There are many benefits to supporting wireless networking, both in the business environment and at home. Some of the benefits include increased flexibility, increased productivity, reduced costs, and the ability to grow and adapt to changing requirements.

Figure 1 provides examples of wireless flexibility for the mobile employee.

Most businesses rely on switch-based LANs for day-to-day operation within the office. However, employees are becoming more mobile and want to maintain access to their business LAN resources from locations other than their desks. Workers want to take their wireless devices to meetings, co-worker’s offices, conference rooms, and even customer sites, all while maintaining access to office resources. Wireless networking provides this type of flexibility. Instead of spending a significant amount of time transporting necessary company material or locating wired connections to access network resources, using the wireless network, LAN resources can be easily made available to a varieties of wireless devices.

Although hard to measure, wireless access can result in increased productivity and more relaxed employees. With wireless networking, employees have the flexibility to work when they want, where they want. They can respond to customer inquiries whether at the office, or out to dinner. They can access email and other work-related resources quickly and easily, providing better management, better and faster results for customers, and increased profits.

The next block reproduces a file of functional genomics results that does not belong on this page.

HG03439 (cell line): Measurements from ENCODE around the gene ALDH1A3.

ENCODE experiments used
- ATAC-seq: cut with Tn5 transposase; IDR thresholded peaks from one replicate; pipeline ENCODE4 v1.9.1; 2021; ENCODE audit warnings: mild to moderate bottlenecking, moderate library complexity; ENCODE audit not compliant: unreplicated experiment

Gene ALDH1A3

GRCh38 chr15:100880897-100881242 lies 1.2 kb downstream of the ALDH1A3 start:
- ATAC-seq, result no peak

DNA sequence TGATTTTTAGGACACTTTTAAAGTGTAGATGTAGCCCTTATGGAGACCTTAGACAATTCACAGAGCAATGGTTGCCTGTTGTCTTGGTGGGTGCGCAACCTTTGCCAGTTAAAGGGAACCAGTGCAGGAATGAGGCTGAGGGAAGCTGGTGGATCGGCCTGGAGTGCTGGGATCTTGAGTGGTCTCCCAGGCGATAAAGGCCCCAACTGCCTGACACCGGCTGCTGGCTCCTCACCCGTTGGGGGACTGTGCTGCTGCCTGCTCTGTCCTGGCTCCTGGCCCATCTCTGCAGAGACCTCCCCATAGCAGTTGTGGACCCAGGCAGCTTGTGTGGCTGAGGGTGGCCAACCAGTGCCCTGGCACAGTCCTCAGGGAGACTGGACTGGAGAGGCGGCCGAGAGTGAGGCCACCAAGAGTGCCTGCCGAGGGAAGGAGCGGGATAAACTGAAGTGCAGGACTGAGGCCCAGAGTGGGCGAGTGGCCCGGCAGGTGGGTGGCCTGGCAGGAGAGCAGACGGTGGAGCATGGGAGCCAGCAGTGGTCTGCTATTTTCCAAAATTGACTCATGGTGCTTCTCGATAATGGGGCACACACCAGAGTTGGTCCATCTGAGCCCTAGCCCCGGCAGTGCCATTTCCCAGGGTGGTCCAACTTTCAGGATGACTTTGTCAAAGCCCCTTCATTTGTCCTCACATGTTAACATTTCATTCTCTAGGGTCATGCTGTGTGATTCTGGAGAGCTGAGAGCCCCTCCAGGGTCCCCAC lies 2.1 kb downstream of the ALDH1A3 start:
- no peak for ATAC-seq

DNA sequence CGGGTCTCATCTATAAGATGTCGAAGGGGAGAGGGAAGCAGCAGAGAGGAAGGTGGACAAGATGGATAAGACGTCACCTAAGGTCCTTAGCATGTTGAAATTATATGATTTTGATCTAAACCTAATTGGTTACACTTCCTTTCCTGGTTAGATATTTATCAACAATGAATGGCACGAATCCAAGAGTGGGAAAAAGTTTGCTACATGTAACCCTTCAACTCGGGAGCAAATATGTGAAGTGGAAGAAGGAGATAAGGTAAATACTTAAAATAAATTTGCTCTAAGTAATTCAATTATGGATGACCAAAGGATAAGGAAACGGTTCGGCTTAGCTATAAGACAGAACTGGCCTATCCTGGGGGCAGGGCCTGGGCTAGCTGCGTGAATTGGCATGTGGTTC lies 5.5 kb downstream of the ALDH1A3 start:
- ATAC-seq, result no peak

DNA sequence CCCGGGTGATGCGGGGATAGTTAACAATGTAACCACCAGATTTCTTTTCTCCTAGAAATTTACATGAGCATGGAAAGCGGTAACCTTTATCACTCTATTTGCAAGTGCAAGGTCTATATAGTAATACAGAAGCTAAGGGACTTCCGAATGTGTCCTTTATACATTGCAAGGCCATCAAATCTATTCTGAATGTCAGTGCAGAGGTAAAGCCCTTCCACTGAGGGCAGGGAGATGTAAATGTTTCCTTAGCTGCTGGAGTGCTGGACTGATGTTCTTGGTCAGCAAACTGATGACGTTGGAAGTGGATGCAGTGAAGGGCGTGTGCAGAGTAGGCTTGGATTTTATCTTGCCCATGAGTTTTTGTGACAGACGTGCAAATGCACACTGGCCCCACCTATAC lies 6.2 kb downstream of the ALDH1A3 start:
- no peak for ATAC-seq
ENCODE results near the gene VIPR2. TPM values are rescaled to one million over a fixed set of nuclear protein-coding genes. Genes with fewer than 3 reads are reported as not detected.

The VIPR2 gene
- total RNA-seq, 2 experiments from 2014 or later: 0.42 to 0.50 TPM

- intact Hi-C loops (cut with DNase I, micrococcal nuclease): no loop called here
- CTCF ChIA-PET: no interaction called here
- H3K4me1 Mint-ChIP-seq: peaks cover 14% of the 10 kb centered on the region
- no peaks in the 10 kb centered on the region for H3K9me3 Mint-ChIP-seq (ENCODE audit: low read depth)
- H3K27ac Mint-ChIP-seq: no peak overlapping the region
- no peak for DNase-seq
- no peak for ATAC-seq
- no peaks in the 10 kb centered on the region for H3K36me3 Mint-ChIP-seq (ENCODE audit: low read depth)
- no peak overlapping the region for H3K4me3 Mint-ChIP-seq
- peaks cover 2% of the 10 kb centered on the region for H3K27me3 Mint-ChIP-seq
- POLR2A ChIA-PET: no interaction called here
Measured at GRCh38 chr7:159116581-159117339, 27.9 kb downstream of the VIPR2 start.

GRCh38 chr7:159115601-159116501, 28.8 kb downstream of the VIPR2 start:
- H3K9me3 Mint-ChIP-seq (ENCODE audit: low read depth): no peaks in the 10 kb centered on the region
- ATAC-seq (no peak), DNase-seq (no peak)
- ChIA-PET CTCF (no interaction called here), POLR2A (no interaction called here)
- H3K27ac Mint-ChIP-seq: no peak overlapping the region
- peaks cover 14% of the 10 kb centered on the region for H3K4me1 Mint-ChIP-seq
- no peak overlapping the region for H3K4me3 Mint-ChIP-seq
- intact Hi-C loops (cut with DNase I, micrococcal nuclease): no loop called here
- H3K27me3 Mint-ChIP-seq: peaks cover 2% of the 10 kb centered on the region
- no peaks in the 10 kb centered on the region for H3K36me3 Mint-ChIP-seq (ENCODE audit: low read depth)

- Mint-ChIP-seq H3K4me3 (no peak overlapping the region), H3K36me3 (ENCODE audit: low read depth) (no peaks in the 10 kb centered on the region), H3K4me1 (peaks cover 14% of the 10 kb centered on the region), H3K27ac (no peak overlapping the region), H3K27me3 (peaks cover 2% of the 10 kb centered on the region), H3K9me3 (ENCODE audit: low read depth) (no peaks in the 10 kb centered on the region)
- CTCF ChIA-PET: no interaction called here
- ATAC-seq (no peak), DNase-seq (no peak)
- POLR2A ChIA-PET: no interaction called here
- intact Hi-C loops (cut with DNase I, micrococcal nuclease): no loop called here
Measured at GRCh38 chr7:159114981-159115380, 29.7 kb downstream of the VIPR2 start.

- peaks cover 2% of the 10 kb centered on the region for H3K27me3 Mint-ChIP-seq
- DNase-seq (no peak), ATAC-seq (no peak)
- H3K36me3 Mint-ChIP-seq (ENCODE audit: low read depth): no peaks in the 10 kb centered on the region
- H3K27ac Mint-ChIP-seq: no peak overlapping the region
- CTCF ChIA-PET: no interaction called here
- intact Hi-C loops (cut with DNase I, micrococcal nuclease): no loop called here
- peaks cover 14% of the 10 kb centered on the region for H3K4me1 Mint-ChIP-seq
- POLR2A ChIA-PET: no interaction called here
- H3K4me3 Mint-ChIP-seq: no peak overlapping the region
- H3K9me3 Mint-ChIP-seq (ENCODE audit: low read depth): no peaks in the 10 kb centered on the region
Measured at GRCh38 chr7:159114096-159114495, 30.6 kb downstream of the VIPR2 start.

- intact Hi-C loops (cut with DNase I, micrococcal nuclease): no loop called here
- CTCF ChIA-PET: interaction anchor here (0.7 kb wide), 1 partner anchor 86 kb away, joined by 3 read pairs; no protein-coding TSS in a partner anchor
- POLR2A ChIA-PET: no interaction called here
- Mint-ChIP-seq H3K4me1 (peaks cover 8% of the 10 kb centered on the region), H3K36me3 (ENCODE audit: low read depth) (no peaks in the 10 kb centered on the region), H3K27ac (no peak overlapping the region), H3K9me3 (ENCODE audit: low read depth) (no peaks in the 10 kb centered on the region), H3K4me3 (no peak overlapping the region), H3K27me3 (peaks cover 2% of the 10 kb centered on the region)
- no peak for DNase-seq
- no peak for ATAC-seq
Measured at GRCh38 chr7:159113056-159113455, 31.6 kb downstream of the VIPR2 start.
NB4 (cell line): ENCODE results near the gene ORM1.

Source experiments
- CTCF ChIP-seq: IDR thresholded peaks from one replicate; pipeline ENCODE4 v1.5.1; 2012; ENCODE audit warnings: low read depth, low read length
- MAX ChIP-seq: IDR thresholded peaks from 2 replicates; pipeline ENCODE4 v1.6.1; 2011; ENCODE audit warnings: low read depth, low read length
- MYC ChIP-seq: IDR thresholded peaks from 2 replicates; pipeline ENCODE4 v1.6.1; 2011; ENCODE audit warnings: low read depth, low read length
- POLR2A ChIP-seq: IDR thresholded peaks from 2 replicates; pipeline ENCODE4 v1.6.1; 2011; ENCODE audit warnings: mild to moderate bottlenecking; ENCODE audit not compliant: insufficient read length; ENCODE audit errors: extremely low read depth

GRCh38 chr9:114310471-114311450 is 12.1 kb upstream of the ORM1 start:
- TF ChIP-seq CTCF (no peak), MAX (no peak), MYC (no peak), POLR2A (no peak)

Wireless networking can also reduce costs. In businesses with a wireless infrastructure already in place, savings are realized any time equipment changes or moves are required, such as when relocating an employee within a building, or reorganizing equipment or a lab, or moving to temporary locations or project sites.

Another important benefit of wireless networking is the ability to adapt to changing needs and technologies. Adding new equipment to the network is fairly seamless with wireless networking. Consider the wireless connectivity of the home. Users can surf the web from their kitchen table, living rooms, or even outdoors. Home users connect new devices, such as smart phones and smart pads, laptops, and smart televisions.

As shown in Figure 2, a wireless home router allows the user to connect to these devices without the additional cost or inconveniences of running cables to different locations in the home.